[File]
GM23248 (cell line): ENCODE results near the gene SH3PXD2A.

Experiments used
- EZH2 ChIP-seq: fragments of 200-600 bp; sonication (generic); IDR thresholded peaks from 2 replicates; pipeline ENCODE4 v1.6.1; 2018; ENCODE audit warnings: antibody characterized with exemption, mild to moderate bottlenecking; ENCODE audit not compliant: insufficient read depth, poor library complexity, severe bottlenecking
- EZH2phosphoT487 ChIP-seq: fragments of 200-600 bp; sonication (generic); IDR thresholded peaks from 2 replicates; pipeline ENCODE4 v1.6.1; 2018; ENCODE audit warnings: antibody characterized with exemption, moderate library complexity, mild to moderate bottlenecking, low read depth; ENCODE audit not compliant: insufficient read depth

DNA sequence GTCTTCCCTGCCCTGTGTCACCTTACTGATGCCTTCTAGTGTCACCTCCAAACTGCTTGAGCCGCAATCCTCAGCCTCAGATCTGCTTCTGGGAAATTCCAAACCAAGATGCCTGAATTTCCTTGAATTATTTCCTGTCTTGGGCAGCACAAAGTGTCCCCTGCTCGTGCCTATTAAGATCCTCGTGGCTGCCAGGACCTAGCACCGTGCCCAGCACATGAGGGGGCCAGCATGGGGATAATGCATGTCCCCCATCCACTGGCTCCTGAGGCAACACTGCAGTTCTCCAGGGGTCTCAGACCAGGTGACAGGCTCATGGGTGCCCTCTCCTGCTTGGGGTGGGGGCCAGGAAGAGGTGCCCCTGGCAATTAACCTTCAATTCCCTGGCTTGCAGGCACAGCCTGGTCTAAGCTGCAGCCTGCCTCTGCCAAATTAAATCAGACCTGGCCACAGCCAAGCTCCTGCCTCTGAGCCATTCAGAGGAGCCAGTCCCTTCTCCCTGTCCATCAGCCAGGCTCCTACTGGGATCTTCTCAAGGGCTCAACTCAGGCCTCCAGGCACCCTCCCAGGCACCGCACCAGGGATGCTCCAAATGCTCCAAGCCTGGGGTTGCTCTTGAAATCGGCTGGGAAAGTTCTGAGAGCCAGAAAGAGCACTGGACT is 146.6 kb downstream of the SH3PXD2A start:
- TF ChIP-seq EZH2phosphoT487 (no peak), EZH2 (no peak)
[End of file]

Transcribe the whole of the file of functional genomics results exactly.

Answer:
GM23248 (cell line): ENCODE results near the gene SH3PXD2A.

Experiments used
- EZH2 ChIP-seq: fragments of 200-600 bp; sonication (generic); IDR thresholded peaks from 2 replicates; pipeline ENCODE4 v1.6.1; 2018; ENCODE audit warnings: antibody characterized with exemption, mild to moderate bottlenecking; ENCODE audit not compliant: insufficient read depth, poor library complexity, severe bottlenecking
- EZH2phosphoT487 ChIP-seq: fragments of 200-600 bp; sonication (generic); IDR thresholded peaks from 2 replicates; pipeline ENCODE4 v1.6.1; 2018; ENCODE audit warnings: antibody characterized with exemption, moderate library complexity, mild to moderate bottlenecking, low read depth; ENCODE audit not compliant: insufficient read depth

DNA sequence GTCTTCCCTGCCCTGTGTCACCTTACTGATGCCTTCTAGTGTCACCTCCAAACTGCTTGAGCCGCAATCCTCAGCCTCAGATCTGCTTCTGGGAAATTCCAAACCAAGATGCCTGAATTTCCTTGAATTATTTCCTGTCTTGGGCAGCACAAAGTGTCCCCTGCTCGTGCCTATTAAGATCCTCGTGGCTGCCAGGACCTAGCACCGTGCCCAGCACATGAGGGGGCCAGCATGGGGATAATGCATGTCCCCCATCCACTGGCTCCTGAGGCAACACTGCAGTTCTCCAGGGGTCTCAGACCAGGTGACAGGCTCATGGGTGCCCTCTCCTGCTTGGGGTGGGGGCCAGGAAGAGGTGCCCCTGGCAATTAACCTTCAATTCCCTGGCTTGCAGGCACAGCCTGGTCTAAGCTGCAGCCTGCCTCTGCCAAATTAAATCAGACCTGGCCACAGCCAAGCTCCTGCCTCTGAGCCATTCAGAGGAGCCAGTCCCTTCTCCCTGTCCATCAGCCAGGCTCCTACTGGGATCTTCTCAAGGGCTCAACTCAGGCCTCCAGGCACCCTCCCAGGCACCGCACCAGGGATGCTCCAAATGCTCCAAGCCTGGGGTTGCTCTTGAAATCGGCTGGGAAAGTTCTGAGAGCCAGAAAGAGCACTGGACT is 146.6 kb downstream of the SH3PXD2A start:
- TF ChIP-seq EZH2phosphoT487 (no peak), EZH2 (no peak)